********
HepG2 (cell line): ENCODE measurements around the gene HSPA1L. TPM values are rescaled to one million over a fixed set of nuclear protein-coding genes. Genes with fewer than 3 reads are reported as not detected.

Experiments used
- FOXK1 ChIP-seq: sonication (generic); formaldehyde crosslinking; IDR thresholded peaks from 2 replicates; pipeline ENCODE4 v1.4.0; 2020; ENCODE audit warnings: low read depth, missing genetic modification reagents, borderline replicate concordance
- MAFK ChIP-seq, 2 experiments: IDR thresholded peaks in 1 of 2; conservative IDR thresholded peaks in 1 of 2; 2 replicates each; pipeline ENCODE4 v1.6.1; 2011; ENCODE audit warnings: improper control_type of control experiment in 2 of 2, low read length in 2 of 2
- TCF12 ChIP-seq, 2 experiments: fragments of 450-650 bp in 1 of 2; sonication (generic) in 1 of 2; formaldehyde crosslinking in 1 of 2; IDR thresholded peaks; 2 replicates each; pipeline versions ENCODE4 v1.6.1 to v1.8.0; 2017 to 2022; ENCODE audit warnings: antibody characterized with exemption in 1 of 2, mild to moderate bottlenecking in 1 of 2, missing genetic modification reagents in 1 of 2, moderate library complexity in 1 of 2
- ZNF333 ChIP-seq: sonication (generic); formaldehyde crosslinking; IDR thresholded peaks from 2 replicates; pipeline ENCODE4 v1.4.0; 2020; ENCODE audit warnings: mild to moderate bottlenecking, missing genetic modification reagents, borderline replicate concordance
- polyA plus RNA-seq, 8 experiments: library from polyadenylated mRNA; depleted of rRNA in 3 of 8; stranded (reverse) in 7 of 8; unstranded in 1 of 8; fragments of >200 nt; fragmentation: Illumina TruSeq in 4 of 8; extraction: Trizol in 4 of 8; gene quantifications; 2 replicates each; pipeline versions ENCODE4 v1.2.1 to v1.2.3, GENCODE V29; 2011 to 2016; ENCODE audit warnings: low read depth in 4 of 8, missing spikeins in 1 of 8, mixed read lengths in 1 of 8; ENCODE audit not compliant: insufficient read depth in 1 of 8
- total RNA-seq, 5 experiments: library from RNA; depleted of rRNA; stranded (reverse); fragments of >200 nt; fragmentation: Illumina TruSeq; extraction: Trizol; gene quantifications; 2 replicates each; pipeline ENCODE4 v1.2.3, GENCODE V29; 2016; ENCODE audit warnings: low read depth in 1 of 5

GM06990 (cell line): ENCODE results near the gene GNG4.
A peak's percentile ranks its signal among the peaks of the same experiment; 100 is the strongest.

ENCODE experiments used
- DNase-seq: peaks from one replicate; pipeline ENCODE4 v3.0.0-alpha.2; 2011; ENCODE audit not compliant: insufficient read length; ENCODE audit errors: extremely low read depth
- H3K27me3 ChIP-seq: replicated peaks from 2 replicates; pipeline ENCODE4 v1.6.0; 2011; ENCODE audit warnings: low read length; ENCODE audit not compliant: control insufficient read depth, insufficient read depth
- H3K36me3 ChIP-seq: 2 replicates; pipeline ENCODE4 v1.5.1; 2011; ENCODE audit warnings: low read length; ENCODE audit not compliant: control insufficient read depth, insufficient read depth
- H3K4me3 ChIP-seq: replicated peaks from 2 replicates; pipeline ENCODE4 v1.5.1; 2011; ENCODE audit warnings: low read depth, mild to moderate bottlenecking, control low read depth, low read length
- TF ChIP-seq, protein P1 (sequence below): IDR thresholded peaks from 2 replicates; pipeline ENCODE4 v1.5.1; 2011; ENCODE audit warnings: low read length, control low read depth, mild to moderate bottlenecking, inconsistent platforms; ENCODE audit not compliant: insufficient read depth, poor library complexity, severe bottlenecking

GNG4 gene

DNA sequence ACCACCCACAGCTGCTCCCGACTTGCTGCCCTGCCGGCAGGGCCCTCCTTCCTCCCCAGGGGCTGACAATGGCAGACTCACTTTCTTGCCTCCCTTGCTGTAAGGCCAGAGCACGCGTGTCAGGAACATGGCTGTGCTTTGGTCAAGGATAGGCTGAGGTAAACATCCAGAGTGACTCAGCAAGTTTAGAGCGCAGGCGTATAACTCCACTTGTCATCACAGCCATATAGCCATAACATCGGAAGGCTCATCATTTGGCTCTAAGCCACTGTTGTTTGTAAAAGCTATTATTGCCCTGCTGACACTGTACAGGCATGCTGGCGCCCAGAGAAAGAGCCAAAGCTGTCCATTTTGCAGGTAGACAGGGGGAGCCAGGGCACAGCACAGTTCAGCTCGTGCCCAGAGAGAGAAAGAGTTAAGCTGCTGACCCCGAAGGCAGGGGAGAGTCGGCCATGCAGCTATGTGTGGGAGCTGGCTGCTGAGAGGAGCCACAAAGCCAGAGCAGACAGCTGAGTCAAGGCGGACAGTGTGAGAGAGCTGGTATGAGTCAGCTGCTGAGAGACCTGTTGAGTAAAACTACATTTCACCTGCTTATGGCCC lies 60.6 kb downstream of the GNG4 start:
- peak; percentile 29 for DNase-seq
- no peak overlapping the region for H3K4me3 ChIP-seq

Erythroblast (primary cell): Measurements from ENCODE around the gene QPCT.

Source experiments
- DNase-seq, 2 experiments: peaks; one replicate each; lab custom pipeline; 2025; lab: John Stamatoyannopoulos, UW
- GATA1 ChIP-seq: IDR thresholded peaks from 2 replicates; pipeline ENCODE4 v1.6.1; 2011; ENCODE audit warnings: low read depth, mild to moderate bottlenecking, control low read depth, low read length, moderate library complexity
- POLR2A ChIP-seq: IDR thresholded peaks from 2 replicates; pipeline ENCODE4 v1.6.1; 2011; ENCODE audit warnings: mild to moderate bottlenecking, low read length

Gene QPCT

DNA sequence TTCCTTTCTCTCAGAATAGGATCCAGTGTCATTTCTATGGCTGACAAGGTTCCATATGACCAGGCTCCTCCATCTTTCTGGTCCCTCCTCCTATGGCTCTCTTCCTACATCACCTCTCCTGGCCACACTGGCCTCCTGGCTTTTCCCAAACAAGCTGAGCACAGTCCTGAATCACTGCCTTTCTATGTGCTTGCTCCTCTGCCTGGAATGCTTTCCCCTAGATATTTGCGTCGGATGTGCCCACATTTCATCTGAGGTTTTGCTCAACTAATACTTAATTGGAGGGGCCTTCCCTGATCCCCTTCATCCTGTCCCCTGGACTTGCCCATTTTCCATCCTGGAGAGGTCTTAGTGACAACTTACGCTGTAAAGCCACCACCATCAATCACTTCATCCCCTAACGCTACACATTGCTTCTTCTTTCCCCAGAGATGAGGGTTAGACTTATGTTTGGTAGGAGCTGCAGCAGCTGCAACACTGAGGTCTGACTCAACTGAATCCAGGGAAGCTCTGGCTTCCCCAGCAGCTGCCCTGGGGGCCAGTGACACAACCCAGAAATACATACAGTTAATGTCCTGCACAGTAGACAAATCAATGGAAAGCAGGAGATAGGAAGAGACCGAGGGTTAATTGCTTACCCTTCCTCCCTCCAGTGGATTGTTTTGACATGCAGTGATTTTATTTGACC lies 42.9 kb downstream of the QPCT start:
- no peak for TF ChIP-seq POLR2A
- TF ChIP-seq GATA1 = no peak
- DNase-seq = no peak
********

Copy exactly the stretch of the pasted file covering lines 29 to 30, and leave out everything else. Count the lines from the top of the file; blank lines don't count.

- TF ChIP-seq GATA1 = no peak
- DNase-seq = no peak